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Epi Special Seminar

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Tuesday, December 7, 2010
Health Sciences Building
K-069
3:30 to 4:50pm

Studying Genetic and Environmental risk factors for colorectal cancer- how to navigate the world of consortia?

Riki Peters  

Ulrike (Riki) Peters, PhD, MPH


Research Associate Professor
Department of Epidemiology
School of Public Health, UW

 

Associate Member
Fred Hutchinson Cancer Center

 

 

Short Bio:

Riki Peters received her PhD in nutrition at the University of Kiel, and MPH in epidemiology at the University of North Carolina at Chapel Hill. Following a post-doctoral fellowship at the National Institutes of Health, Dr. Peters has worked at the Fred Hutchinson Cancer Research Center (FHCRC) as a nutritional and genetic epidemiologist since 2004. In addition to her position as an Associate Member at FHCRC, she also holds an Associate Research Professor appointment at the University of Washington. Her work at FHCRC has primarily focused on genetic and nutritional risk factors for colorectal and prostate cancer, and particularly the interaction between genetics and nutrition in assessing cancer risk. Dr. Peters’ research utilizes blood, DNA and tissue samples from well characterized study populations to investigate the roles of selenium, vitamin D, calcium and other factors in the prevention of prostate and colorectal cancer. Among her current projects, Dr. Peters leads an international consortium of genome-wide association studies to investigate the genetic and epidemiologic architecture of colorectal cancer, including pathway analysis, complex risk modeling, rare variants, gene-gene and gene-environment interactions. Dr. Peters is a recent recipient of the Presidential Early Career Award for Scientists and Engineers, which will further support her work in cancer prevention.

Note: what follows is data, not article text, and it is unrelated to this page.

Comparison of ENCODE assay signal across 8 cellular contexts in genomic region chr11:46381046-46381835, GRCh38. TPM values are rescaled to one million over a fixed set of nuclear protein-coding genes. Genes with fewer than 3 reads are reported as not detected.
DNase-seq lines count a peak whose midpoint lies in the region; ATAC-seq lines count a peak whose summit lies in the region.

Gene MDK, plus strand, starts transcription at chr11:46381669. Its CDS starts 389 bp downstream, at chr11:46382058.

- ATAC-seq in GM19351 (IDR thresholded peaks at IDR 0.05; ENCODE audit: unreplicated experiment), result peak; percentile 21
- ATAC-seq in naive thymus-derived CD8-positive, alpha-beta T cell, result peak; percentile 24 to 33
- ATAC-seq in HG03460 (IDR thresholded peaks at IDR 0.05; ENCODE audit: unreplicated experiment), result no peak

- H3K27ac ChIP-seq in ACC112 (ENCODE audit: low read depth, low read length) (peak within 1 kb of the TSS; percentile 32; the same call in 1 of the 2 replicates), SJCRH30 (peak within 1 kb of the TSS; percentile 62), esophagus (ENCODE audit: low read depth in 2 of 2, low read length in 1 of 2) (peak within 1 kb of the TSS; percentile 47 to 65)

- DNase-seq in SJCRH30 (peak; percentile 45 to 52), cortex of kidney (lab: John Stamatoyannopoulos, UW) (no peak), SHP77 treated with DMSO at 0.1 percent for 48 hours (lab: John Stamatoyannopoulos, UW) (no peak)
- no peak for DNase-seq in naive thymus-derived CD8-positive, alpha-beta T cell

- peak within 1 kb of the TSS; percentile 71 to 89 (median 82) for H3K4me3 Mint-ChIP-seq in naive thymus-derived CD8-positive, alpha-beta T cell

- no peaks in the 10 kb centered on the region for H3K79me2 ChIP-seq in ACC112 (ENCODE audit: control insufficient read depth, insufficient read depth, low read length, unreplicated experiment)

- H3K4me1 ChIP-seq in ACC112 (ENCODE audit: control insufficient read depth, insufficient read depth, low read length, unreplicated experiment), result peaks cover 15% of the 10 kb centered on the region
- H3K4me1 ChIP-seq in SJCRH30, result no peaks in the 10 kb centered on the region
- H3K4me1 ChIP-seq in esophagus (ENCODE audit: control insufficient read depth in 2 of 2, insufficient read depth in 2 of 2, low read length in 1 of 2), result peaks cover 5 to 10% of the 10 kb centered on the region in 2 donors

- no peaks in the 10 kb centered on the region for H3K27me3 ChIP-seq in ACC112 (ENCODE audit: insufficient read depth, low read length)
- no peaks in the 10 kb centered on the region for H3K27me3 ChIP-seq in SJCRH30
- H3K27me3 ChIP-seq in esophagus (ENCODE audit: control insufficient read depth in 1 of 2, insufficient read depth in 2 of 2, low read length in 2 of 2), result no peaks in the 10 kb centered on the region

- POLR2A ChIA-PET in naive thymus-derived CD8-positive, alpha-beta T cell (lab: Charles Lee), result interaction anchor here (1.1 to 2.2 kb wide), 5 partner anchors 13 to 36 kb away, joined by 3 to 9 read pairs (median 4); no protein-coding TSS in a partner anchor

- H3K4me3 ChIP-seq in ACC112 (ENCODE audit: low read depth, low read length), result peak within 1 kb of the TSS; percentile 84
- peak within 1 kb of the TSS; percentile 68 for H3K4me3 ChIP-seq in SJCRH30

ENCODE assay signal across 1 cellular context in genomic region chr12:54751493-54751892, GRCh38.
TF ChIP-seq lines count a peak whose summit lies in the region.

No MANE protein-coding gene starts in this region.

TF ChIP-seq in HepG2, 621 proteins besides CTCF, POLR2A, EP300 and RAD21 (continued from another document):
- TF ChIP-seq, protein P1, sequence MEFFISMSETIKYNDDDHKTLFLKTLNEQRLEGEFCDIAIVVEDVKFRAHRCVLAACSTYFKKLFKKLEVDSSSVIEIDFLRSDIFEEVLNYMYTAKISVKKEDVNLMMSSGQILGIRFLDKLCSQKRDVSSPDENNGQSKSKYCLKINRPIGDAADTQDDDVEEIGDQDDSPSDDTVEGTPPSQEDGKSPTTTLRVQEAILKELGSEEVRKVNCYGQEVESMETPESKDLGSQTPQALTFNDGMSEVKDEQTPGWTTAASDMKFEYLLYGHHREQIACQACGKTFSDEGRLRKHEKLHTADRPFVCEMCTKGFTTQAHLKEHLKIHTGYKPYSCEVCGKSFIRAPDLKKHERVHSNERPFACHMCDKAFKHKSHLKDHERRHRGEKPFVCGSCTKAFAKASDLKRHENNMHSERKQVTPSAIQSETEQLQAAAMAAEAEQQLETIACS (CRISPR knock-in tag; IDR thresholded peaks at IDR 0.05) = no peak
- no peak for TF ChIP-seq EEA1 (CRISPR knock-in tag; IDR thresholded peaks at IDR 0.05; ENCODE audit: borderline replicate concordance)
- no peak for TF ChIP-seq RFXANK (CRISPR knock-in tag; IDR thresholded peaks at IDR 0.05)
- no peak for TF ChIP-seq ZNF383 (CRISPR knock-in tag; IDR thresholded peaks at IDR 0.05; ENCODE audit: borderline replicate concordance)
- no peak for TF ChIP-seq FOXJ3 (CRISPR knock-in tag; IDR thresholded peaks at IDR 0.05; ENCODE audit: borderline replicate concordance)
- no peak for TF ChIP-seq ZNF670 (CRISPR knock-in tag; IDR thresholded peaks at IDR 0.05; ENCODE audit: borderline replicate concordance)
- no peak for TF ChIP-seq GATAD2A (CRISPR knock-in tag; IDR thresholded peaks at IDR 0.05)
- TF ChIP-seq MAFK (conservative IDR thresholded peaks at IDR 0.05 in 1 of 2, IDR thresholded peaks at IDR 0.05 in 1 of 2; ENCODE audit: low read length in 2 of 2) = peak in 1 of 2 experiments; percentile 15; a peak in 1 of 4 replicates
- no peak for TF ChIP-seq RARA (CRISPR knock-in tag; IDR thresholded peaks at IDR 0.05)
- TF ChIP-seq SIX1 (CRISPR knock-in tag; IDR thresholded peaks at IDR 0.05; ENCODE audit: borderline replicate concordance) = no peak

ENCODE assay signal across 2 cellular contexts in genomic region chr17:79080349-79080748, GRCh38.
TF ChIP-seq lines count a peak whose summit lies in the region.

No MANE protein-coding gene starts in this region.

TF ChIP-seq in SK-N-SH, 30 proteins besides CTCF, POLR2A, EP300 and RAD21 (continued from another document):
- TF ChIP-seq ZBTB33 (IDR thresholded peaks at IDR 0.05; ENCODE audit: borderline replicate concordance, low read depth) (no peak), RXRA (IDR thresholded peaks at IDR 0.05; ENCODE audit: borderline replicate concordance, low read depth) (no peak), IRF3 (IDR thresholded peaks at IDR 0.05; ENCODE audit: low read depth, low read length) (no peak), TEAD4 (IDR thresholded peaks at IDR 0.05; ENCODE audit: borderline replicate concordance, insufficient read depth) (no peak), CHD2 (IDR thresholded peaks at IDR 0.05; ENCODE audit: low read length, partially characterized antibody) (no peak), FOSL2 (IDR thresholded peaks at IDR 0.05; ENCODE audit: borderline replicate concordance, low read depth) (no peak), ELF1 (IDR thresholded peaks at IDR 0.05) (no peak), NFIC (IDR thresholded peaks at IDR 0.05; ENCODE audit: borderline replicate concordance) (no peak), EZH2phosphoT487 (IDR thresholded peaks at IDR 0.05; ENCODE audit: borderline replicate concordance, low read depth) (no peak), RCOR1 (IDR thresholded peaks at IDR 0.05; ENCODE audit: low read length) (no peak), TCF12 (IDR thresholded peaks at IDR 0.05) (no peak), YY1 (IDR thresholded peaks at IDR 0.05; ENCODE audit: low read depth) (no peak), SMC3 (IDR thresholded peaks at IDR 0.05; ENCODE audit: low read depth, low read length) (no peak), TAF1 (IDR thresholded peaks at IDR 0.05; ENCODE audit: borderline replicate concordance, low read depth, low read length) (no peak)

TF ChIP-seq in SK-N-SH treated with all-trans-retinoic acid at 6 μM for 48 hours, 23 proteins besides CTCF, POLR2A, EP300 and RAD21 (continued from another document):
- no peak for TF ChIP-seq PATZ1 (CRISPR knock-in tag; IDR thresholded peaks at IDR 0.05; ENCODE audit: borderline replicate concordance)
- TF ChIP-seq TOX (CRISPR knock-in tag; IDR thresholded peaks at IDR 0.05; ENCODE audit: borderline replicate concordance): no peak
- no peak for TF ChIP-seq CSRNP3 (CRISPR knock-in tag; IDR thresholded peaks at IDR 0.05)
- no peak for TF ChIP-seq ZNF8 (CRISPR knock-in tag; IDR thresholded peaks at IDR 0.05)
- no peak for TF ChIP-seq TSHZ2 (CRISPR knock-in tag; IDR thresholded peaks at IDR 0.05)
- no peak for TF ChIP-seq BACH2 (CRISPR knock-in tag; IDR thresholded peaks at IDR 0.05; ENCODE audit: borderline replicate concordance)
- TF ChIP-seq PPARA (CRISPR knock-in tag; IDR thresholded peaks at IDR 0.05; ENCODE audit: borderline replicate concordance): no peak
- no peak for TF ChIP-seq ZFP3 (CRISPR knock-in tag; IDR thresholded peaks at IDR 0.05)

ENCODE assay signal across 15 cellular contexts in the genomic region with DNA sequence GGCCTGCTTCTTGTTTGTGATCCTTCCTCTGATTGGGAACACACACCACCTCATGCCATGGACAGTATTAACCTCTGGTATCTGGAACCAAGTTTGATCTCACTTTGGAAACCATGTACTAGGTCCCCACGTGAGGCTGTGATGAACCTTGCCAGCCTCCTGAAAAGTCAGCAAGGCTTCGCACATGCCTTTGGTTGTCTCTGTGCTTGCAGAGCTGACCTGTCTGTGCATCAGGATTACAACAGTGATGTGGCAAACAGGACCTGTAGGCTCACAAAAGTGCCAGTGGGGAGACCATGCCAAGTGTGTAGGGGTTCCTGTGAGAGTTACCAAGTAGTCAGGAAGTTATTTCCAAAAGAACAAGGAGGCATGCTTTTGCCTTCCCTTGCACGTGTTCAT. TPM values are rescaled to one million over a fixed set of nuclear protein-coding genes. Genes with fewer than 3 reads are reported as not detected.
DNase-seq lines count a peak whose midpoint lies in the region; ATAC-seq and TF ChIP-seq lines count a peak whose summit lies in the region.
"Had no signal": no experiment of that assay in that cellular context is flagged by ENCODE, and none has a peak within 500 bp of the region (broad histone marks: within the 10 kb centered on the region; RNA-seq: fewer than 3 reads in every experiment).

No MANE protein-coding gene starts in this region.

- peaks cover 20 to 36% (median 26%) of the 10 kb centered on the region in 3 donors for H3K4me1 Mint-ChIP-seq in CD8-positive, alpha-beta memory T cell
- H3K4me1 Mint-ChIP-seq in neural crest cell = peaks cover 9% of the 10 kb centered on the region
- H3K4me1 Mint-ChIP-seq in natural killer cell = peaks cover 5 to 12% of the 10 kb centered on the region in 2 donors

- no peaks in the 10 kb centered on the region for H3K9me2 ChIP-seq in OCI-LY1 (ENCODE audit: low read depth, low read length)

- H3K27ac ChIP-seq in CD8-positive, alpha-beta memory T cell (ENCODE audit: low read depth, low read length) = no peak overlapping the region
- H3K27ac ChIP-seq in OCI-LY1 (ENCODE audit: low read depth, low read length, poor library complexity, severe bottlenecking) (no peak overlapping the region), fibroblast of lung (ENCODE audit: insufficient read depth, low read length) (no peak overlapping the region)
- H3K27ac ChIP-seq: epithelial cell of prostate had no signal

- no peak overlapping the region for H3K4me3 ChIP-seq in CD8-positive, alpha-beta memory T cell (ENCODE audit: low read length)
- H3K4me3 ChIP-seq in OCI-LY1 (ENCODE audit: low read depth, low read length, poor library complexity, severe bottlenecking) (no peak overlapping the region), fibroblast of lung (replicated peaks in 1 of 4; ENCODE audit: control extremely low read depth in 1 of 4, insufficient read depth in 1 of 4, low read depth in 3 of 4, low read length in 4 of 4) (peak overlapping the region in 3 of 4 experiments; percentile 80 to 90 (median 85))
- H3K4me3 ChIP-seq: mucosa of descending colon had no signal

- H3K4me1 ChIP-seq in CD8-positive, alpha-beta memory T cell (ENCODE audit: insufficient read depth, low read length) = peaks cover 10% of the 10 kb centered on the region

Brief abstract of talk:

It has been estimated that about one third of risk of colorectal cancer is due to genetic risk factors while two thirds are related to environmental risk factors, particularly dietary factors.  Observational studies and clinical trial have identified several environmental contributors and linkage and genome-wide association studies have identified the first genetic risk factors.  To identify additional genetic risk factors as well as interactions between genetic and environmental risk factors increasingly large samples sizes are needed, which requires to build collaborations across multiple well characterized studies.


Suggested readings:

 

Updated on October 13, 2010